Business owners will be aware that from 1 April, the 90 day trial provisions have been extended to cover all workplaces. Previously this provision was available only in workplaces with fewer than 20 employees.
But many business owners may not be aware of this potential snag:
If you wish to include a 90 day trial period in your employment agreement, you must ensure the employment agreement is signed before your new employee steps foot on your premises to start work.
Consider the recent Employment Court case Smith v Stokes Valley Pharmacy (2009) Limited. Heather Smith was provided with a draft employment agreement by her prospective employer on 29 September which included a 90 day trial period. She accepted the position on the basis of the draft employment agreement, and started work on 1 October. But she did not actually sign her employment agreement until the next day – 2 October.
If everyone had lived happily at Stokes Valley Pharmacy for at least 90 days, we would have no cause to discuss the nitty gritty of Heather Smith’s employment on this page. But all did not go well – and Heather Smith was dismissed on 8 December under the 90 day trial provision in her employment agreement.
Stokes Valley Pharmacy relied on the 90 day trial period for comfort that Heather Smith would not be able to bring a personal grievance in respect of the dismissal. But after her dismissal, she did attempt to lodge a personal grievance. And despite the fact that Heather Smith and Stokes Valley Pharmacy had a signed employment agreement with a 90 day trial period, the Employment Court ruled that she was entitled to bring a personal grievance.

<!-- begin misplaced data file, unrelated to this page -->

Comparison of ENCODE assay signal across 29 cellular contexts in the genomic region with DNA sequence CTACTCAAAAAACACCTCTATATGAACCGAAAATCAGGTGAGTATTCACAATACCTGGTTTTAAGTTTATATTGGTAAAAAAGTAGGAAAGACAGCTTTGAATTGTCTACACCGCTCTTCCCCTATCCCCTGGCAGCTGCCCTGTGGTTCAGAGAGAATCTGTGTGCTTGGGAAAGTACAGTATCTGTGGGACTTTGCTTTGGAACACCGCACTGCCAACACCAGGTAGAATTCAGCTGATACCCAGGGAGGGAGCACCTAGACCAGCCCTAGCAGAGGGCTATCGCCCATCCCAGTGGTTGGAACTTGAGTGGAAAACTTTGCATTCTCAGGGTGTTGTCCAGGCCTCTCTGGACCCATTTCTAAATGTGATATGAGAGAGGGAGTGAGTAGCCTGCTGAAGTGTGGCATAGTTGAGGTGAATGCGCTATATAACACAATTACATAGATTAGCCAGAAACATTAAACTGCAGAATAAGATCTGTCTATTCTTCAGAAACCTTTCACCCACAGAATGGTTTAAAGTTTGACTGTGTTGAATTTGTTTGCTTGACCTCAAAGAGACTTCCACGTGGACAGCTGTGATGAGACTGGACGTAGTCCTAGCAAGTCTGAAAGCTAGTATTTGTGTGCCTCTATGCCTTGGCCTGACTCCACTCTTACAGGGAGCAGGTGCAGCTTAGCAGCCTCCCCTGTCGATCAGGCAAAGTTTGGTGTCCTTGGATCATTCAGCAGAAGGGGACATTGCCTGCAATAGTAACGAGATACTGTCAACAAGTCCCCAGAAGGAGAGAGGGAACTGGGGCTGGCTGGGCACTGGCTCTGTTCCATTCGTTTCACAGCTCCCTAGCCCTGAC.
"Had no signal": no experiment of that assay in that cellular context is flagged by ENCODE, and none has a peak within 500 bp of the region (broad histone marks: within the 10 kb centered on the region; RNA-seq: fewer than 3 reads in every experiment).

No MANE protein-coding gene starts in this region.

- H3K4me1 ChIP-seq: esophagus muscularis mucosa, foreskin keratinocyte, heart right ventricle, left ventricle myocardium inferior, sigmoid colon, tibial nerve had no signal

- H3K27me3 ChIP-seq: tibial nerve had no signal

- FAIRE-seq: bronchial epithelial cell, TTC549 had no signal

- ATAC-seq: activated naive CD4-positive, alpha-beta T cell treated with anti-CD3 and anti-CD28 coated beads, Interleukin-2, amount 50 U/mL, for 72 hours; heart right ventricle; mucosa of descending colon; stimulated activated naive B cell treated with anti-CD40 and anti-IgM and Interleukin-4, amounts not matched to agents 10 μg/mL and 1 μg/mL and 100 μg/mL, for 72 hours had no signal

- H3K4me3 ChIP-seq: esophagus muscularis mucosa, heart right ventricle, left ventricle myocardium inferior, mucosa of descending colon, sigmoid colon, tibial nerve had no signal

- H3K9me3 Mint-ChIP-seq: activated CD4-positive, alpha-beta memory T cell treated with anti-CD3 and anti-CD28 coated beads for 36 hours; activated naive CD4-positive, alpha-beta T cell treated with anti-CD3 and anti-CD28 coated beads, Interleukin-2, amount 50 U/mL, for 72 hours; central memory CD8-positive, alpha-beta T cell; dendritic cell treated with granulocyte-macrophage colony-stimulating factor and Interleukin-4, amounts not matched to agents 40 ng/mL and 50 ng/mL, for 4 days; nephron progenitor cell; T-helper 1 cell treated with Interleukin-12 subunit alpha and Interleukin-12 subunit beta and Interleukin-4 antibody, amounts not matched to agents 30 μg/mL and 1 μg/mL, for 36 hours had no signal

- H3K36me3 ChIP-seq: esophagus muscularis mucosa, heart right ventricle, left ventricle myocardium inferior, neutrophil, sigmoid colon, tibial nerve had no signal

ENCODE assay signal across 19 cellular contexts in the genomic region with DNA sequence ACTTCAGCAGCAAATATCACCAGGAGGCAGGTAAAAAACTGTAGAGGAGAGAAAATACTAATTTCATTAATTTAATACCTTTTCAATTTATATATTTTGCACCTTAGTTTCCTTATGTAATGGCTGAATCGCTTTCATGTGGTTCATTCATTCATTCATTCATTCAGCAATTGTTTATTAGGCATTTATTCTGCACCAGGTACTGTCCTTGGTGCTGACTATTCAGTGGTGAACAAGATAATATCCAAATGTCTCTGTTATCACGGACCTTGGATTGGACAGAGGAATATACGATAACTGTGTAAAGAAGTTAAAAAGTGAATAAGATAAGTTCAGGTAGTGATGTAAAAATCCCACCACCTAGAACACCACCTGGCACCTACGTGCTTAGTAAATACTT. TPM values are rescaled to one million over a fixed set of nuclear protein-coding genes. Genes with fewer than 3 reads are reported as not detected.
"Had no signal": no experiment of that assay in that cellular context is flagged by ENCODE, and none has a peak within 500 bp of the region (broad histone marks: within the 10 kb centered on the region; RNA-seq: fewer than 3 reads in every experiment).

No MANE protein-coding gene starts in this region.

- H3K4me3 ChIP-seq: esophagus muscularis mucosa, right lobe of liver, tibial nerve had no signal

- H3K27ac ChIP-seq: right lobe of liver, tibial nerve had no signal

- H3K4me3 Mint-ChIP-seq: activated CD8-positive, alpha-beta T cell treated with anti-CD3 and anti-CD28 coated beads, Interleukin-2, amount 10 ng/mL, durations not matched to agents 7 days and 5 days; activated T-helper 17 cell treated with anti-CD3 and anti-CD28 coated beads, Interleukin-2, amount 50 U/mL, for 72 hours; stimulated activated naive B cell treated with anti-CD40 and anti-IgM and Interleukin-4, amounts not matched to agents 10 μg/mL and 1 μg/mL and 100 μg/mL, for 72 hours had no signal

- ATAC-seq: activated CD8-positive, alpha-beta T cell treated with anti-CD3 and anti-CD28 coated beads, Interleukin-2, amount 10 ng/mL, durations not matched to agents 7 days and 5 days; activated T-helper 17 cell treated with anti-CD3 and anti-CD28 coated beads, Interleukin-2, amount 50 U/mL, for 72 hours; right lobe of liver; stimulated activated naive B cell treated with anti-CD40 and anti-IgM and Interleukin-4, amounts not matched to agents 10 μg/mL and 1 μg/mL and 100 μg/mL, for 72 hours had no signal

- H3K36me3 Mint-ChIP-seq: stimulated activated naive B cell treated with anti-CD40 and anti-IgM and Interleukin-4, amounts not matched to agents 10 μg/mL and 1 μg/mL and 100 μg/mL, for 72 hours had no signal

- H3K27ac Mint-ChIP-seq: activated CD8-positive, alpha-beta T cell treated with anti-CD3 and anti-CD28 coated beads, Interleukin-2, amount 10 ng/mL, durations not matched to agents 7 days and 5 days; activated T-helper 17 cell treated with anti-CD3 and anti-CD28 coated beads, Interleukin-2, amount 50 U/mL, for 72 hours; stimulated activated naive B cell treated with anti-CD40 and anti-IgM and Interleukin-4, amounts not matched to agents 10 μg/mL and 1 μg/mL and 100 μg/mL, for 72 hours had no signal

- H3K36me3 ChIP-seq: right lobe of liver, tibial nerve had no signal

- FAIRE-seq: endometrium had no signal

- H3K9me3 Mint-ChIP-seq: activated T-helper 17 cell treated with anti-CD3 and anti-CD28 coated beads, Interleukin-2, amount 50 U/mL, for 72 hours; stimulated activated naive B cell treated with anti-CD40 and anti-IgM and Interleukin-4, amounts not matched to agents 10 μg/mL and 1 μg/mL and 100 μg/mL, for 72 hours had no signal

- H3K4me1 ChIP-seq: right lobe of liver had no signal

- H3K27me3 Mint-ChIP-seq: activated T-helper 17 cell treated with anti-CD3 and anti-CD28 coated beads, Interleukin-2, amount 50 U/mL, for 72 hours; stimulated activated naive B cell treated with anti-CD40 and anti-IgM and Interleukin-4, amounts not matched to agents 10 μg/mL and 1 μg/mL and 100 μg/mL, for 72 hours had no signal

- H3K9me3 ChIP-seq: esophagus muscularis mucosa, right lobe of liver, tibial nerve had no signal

The Court stated that under the Employment Relations Act, trial periods only apply to “an employee who has not been previously employed by the employer”. Because Heather Smith had worked for one day before signing her employment agreement, she was an existing employee at the time she signed up for the 90 day trial period. And therefore Stokes Valley Pharmacy could not rely on the trial provisions.
There were some other complicating issues in the Heather Smith case, but the one point from the case I want to make is this:
Regardless of whether you include a trial period, always ensure you have a signed employment agreement with a new team member before they step foot on your premises to start work for the first time.
And if your new team member has worked even for one day before signing onto the 90 day trial period – or if a past employee applies for a job in your business – then the 90 day trial provision cannot be used.
As best practice, we would suggest you go one step further and make it very clear at the time a job offer is made that it will be subject to a 90 day trial period. Remember that the 90 day trial period provisions do not apply by default – a trial period must be explicitly agreed up front and clearly stated in the employment agreement.
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